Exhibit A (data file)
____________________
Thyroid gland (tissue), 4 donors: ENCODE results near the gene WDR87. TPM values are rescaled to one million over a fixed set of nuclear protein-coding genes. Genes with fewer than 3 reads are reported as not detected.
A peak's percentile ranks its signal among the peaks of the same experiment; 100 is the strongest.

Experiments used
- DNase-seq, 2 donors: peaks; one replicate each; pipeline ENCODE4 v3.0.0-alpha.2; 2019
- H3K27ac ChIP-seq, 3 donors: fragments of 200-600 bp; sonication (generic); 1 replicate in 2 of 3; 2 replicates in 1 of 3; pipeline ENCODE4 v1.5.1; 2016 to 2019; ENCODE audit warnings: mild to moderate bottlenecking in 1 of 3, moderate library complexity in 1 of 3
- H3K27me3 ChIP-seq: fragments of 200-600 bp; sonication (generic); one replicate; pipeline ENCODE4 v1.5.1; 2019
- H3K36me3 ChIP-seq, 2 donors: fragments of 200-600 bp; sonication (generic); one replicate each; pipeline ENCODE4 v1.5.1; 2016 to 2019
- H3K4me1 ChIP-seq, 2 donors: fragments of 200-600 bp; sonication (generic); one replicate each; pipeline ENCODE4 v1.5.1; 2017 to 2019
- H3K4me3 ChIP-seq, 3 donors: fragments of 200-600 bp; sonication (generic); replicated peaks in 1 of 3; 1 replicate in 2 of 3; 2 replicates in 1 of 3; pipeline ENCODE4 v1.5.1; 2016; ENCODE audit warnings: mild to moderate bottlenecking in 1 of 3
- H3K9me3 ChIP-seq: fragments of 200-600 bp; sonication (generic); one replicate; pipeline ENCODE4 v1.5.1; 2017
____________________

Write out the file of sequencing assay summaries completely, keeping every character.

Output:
Thyroid gland (tissue), 4 donors: ENCODE results near the gene WDR87. TPM values are rescaled to one million over a fixed set of nuclear protein-coding genes. Genes with fewer than 3 reads are reported as not detected.
A peak's percentile ranks its signal among the peaks of the same experiment; 100 is the strongest.

Experiments used
- DNase-seq, 2 donors: peaks; one replicate each; pipeline ENCODE4 v3.0.0-alpha.2; 2019
- H3K27ac ChIP-seq, 3 donors: fragments of 200-600 bp; sonication (generic); 1 replicate in 2 of 3; 2 replicates in 1 of 3; pipeline ENCODE4 v1.5.1; 2016 to 2019; ENCODE audit warnings: mild to moderate bottlenecking in 1 of 3, moderate library complexity in 1 of 3
- H3K27me3 ChIP-seq: fragments of 200-600 bp; sonication (generic); one replicate; pipeline ENCODE4 v1.5.1; 2019
- H3K36me3 ChIP-seq, 2 donors: fragments of 200-600 bp; sonication (generic); one replicate each; pipeline ENCODE4 v1.5.1; 2016 to 2019
- H3K4me1 ChIP-seq, 2 donors: fragments of 200-600 bp; sonication (generic); one replicate each; pipeline ENCODE4 v1.5.1; 2017 to 2019
- H3K4me3 ChIP-seq, 3 donors: fragments of 200-600 bp; sonication (generic); replicated peaks in 1 of 3; 1 replicate in 2 of 3; 2 replicates in 1 of 3; pipeline ENCODE4 v1.5.1; 2016; ENCODE audit warnings: mild to moderate bottlenecking in 1 of 3
- H3K9me3 ChIP-seq: fragments of 200-600 bp; sonication (generic); one replicate; pipeline ENCODE4 v1.5.1; 2017